Malik’s second ball goes for 4! That's 11 from the over. I rest my case! Notts are going like a train; 38 for 0 from 4 overs (for those who can’t do the math – like Malik and Hoggard - that’s 9.5 per over).

Hales eventually holes out to Cobb for 29. 47 for 1 in the 5th over; 51 at the end of the over, (in spite of the scoreboard below) slightly ahead of Leics – 9.4/over.

Brown smashes it over Cobb with the wind behind it for 6; 58 for 1.
Another 6 for Notts from the bowling of Henderson. 100 up for 1 wicket after 10 overs; don’t need a maths degree to work that out. Notts look very confident, needing 83 from 10 overs; plenty of wickets in hand.

Benning drops Brown; another 6. Brown has 46.

Brown holes out to Jefferson, bowled Nathan Buck for 55. Leics need to get a grip on the game; it’s slipping away; 121 for 2 after 12 overs.

After this, it was downhill all the way – couldn’t bear to taken any more pictures.

Notts 150 for 2 after 15 overs; still going at 10 per over.

Matthew Wood 51 with a 4. End of the 16th over; 24 balls, 24 runs needed.

Wood caught behind by Nixon. 11 runs needed. Mullaney comes in and scores 12 from 4 balls. Notts win by 7 wickets.

It’s all over and Leicestershire Foxes look like dropping out of the competition. Even if they win the next match, they need other results to go their way (unlikely).

Friday, 2 July 2010

Knebworth Salvo Fair

We went off to the Knebworth Salvo Fair last weekend – yes, that Knebworth, where the rock festivals are/were. My main interest was the stained glass – not that I wanted to buy, just get ideas.

I was rather taken though with the slipware tiles – just nowhere to use them. Marea is into church woodwork and was hankering after the pews but you need a big(ger) house to hold them.

There were lots of windows, mostly Victorian but some 30s-40s. I am constantly impressed by the ubiquity of high quality stained glass windows in local Victorian houses. They must have turned it out like mass production. I know they had shops for cutting the glass and separate shops for leading up and assembly. The constant practice meant their skill levels were very high.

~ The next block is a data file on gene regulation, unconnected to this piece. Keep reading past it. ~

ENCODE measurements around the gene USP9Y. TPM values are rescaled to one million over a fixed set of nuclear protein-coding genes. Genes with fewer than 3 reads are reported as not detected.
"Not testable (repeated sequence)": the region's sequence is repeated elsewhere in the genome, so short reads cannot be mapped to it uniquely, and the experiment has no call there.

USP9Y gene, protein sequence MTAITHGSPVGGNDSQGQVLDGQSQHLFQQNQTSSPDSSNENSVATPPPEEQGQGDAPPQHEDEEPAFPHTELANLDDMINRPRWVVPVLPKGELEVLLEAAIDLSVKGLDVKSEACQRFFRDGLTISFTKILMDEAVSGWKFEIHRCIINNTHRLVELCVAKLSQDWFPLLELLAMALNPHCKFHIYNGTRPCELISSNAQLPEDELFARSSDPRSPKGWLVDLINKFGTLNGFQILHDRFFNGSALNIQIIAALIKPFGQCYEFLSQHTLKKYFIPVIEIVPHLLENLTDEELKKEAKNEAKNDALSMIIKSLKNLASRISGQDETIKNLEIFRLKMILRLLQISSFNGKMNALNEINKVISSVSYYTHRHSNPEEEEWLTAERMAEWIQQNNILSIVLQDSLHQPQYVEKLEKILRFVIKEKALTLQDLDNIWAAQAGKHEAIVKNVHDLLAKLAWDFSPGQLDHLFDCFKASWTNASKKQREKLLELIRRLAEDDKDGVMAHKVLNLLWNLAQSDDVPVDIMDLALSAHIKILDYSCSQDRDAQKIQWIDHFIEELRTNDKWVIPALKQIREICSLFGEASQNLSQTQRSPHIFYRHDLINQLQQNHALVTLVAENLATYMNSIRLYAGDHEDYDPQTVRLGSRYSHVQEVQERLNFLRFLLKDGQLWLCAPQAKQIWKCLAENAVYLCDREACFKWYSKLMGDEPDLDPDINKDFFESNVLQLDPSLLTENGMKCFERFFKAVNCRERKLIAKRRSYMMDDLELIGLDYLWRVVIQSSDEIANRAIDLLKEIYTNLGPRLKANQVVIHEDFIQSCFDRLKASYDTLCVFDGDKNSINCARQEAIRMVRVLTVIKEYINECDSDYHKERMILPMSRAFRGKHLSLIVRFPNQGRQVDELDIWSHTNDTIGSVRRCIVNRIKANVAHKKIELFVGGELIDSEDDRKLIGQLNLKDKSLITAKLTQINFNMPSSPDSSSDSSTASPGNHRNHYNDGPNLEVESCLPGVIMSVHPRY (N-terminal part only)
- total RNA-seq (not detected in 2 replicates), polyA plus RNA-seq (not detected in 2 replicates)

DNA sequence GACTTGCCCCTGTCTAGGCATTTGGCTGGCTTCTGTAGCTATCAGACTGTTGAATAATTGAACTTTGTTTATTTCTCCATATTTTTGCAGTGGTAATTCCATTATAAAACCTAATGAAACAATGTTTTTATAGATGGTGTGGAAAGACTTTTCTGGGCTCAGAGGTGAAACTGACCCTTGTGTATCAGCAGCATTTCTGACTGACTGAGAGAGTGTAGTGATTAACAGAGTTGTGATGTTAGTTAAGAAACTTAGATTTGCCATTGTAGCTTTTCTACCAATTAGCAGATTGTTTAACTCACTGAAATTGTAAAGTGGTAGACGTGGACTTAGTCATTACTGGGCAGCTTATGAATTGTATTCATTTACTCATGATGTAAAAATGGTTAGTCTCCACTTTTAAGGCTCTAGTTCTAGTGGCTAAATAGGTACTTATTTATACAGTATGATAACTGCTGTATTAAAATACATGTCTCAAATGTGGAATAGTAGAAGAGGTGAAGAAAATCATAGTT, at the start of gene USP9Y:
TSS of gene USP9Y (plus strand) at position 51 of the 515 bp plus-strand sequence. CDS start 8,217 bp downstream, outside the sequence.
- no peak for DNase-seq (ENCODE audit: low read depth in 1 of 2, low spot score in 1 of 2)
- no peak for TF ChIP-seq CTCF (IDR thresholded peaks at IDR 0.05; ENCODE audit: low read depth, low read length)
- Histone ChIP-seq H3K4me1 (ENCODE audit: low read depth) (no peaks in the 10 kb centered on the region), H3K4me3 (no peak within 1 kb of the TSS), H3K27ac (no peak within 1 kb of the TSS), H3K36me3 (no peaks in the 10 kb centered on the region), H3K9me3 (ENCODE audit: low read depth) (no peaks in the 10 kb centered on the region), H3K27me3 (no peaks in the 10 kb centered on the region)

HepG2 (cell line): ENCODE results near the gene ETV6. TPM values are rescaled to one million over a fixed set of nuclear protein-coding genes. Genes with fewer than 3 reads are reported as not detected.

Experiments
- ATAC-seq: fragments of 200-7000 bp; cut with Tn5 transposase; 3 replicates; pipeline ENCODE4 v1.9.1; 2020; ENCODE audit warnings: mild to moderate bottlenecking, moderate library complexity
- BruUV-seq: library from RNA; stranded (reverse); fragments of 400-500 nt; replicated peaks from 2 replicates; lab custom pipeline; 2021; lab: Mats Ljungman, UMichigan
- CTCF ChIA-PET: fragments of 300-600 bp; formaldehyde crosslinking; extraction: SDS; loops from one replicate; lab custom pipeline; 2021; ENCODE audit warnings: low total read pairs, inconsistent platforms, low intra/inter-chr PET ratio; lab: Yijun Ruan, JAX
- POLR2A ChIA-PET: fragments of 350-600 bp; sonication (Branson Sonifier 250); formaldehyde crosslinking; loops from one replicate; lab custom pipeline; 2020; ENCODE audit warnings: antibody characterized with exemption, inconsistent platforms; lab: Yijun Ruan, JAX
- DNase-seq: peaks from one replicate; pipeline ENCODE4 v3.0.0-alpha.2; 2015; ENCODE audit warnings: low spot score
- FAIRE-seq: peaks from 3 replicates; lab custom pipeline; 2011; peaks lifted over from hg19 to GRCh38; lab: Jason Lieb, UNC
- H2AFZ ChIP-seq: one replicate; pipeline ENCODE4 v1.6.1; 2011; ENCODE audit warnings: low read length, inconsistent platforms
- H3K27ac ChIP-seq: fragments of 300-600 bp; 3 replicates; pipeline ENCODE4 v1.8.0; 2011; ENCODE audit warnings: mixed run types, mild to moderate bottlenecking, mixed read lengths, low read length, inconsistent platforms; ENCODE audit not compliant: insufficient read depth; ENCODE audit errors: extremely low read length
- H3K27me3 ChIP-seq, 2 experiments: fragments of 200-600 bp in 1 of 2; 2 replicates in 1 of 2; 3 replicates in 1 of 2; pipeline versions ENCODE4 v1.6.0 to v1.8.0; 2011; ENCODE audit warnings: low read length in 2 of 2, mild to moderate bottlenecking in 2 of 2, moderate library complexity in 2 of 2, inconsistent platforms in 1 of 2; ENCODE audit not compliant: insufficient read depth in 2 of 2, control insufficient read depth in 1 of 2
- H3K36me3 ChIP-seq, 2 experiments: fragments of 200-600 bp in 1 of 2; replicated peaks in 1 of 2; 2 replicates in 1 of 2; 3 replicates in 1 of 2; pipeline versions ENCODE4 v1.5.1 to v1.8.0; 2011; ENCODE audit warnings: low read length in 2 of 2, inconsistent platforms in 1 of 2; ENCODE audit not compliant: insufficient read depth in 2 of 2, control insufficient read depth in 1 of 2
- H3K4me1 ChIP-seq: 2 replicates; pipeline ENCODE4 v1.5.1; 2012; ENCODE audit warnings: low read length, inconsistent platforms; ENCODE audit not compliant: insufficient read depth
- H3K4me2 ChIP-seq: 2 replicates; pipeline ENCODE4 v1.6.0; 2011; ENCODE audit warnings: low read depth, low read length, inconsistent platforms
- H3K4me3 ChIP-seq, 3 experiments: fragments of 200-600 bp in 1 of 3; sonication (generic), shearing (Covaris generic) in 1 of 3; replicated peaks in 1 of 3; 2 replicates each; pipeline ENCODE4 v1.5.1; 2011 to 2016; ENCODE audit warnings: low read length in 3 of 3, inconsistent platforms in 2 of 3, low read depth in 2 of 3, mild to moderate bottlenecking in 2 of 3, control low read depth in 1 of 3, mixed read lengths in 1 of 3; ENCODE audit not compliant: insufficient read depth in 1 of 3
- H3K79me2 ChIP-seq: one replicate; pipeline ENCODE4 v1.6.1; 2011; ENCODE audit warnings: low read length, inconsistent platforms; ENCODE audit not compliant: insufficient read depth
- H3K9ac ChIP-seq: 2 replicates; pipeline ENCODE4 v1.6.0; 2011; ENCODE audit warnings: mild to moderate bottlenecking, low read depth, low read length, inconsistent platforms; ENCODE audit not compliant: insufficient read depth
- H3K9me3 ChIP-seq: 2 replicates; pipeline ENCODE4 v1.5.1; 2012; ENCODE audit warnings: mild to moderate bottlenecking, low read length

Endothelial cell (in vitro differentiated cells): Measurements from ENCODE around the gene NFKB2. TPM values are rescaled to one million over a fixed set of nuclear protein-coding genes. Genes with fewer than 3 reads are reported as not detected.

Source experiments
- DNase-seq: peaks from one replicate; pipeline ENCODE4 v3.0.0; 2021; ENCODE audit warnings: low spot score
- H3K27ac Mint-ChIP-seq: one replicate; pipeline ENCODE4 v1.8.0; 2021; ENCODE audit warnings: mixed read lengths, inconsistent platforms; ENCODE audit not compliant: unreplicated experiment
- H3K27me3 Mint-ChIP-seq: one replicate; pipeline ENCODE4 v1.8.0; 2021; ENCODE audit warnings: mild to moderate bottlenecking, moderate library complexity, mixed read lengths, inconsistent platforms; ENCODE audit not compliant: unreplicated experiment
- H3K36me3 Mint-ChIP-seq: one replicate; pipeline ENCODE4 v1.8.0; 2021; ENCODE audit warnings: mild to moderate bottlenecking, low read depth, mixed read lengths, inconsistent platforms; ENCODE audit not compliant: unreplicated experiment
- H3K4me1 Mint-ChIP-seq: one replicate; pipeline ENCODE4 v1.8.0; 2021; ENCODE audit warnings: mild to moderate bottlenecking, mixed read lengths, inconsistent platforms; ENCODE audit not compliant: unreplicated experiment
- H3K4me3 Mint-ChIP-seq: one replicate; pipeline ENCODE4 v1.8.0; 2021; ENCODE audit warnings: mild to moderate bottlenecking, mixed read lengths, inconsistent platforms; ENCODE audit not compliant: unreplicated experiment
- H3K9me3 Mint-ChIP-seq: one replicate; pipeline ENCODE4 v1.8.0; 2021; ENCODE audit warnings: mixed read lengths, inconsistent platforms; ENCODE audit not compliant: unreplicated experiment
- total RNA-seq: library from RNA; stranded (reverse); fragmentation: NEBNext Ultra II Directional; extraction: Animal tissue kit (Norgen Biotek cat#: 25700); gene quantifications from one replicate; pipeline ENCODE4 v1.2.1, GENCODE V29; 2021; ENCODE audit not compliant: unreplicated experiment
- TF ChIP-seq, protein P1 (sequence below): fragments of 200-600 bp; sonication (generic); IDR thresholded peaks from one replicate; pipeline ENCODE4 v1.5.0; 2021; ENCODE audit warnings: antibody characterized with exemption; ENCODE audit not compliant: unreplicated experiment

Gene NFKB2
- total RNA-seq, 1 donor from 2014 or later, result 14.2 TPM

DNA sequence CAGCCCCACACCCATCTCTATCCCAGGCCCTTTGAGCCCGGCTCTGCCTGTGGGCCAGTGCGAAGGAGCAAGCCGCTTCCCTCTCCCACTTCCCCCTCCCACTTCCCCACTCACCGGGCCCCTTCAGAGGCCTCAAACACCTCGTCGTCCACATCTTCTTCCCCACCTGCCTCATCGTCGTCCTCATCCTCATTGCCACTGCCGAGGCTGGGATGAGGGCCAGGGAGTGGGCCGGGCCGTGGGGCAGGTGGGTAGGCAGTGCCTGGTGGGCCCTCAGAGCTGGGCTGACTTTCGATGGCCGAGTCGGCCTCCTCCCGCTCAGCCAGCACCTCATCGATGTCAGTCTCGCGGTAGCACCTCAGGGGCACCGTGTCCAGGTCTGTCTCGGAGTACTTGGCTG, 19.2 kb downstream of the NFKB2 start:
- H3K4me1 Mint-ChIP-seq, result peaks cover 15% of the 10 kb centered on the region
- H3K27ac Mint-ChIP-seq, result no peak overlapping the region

I’ve always been interested in paint affects – lining, stippling, etc. and was very tempted by these graining rollers, but didn’t want to pay the going price.

There was lots of domestic metalware and general ‘rubbish’.

What really attracts me is flashed glass – very expensive, but the coloured layer is always deep and rich. I liked these typical deep blue flashed corners with the deep ruby and deep blue panels.

Lots and lots of doors, but getting the correct size is almost impossible. Anyway, I would really like to buy blank doors and put my own glass in.

Here be dragons!

And more glass. Some very good colours here and the windows are in very good condition. It’s very rare to find salvaged glass that’s completely intact.

Lots of small bits of glass…

And more doors. The man selling these offered to buy MY glasswork, though I don’t think I’m good enough for that yet. Still, I took his card.

I was amused by this very much restored bathing machine and, being sold by the same lady, this strange romantic love boat.

Finally, while the World Cup is still going on, even if England have been ignominiously dumped out, 3 Lions!